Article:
By Jim Gilles
Los Angeles, CA (The Hollywood Times) 2/24/22 – Screening for a week at the Laemmle Glendale Theatre has been Mattie Do’s The Long Walk (Laos, 2019), a spooky tale of destructive hubris. Following her critically acclaimed Dearest Sister (2016), Laos’s first female director, Mattie Do, has crafted another enigmatic tale that sets itself apart from the usual horror fare, offering plenty of genre pleasures while retaining an arthouse aesthetic. In an impoverished Laotian village, an unnamed farmer (Yannawoutthi Chanthalangsy) leads a near-hermit-like existence. His daily rituals involve scavenging for metal scraps, which he sells for little money. His reticent demeanor, however, betrays none of his discontent.
Just as secrets lie beneath the landscape, he has skeletons in his closet. He is haunted by his mother’s death from severe lung disease. While people whisper about his ability to speak to the dead, no one knows that, since his childhood encounter with a ghost, he has taken it upon himself to relieve dying women of their suffering by euthanizing them. As their apparitions wander for eternity, these spectres embody his own inability to break free of the past.
Filmed in Laos, directed by American-born director of Laotian extraction Mattie Do, from a script by her regular collaborator.
Christopher Larsen (who’s written all of Do’s three features), it’s set in a Laos village surrounded by woodland. In those woodlands an unnamed old man scavenges for wires, abandoned tech detritus, and so on. When he gets on the dirt road that bifurcates the woodland, we see a modern cityscape ahead on the horizon. But the movie never gets there. Instead, the man goes into the village to sell his gatherings. As he walks, a young woman appears next to him. “Fifty years and you’ve never said a word,” he says of their time on the road together. The silent woman seems to be no older than 30.
In an interview about her film, Mattie Do elaborated: “My new film is weird, extremely weird. It has a hermit, an old man who lives by himself. And he euthanizes people because he feels that he’s helping them and easing their suffering. But did they ask for that? It’s quite selfish for him to assume that he’s an angel of mercy. And the movie has two different timelines. So, it’s actually a sci-fi time-travel film. And when the character starts to believe that he can manipulate his past, he affects himself as a little boy. It’s such a selfish decision for him to do that. So, he’s going back and feels that he’s helping the little boy/himself.”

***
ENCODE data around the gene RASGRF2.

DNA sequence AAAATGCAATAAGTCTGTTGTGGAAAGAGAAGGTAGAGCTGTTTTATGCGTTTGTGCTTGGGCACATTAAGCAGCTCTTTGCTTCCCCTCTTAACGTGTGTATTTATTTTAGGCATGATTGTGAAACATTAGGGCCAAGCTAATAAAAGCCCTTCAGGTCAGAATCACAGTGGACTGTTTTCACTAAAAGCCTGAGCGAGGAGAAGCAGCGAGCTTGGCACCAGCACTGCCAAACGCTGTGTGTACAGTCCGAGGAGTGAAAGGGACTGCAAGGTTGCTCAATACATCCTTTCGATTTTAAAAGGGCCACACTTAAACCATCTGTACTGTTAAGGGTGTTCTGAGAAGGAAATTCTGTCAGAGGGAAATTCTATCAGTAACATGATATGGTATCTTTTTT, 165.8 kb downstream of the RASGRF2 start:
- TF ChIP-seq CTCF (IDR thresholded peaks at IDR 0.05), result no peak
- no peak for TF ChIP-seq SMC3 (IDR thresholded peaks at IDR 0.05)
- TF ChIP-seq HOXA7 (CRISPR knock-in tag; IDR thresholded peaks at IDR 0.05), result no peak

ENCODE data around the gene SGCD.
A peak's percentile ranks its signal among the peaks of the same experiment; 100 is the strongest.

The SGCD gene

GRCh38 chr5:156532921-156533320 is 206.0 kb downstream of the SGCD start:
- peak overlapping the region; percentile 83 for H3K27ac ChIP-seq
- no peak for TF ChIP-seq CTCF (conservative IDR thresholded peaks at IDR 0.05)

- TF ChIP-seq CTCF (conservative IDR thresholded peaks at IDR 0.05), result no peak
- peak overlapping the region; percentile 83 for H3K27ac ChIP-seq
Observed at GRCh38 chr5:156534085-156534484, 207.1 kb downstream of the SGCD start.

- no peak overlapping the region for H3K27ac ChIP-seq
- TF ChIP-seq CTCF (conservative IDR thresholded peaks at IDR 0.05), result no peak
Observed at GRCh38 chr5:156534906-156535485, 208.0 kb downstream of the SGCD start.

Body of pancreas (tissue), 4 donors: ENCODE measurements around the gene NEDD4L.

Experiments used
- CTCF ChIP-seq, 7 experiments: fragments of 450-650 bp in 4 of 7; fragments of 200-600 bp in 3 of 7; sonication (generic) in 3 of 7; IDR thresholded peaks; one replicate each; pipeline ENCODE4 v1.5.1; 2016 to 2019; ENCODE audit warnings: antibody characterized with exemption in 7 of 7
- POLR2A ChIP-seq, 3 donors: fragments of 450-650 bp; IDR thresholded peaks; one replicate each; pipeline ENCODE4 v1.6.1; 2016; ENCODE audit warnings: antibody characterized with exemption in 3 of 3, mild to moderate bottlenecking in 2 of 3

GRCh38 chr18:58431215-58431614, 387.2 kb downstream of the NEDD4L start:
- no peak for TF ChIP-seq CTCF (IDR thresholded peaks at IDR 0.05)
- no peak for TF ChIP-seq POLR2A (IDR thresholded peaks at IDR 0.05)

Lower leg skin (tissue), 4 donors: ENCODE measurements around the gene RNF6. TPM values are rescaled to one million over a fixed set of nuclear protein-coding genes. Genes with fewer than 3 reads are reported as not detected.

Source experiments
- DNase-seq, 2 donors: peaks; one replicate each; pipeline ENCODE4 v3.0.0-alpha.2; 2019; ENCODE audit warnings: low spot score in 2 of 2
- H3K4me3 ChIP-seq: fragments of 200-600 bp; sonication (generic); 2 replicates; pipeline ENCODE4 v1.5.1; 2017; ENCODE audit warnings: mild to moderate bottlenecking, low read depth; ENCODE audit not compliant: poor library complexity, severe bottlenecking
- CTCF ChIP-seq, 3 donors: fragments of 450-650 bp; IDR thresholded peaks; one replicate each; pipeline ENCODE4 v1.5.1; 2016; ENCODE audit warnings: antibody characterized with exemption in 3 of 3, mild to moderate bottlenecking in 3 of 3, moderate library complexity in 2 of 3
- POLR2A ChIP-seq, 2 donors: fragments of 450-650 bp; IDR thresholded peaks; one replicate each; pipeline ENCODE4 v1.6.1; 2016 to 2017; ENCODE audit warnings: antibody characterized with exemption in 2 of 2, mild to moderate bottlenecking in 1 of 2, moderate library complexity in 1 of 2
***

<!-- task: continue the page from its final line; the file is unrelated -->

Continuing her explanation, Mattie Do adds: “But by helping himself, this poor little boy doesn’t get to live what he should be choosing. And at the same time, children don’t get to choose their lives. Adults are always forming what life is for them and the choices are made for them. And there’s a lot of that in my film, where choices are being made for other people, whether the adults are making it for the little boy, or the old man is making it for the people who are suffering, or foreigners who are coming to our country and making decisions for our country.”
Like her previous movies, Mattie’s Do’s film is a ghost story of sorts that follows some genre conventions while also examining the (contemporary) Laotian society. Director Do adds: “In Laos, ghosts are not just flimsy, see-through, glowing ghosts. They are physical, tangible, ghosts. That’s why I like to portray them.” The plot is realized through two timelines separated by 50 years. It opens in the near future with an old man (Yannawoutthi Chanthalangsy) living in the rural area, scavenging motorcycle parts for money. There is something sinister about his lonely existence, especially with a notion that there is a serial killer lurking in the area and him being one of the last persons who saw the latest victim alive. The plot twists when the dead woman’s daughter (Vilouna Phetmany) and the police come to him asking for help: Apparently, he can speak to the ghosts. One of them, a young woman (the first-timer Noutnapha Soydara), follows him down the road.
The other timeline is set in the recent past, with a boy (Por Silatsa) finding a dead young woman (Soydara, again) in the swamp. It might be his first contact with death, but it will not be the only one: his mother (Chanthamone Inoudome) is ill with no chance of recovery, while his father is largely absent, angry or drunk and the small vegetable garden around the house needs tending to. Eventually, in the course of the film, the two timelines connect.
Mattie Do has established herself as the first female director in Laos. Her third film, The Long Walk explores the nature of time, as well as the porous boundaries between science and the supernatural. Her film premiered at the Venice Film Festival in 2021.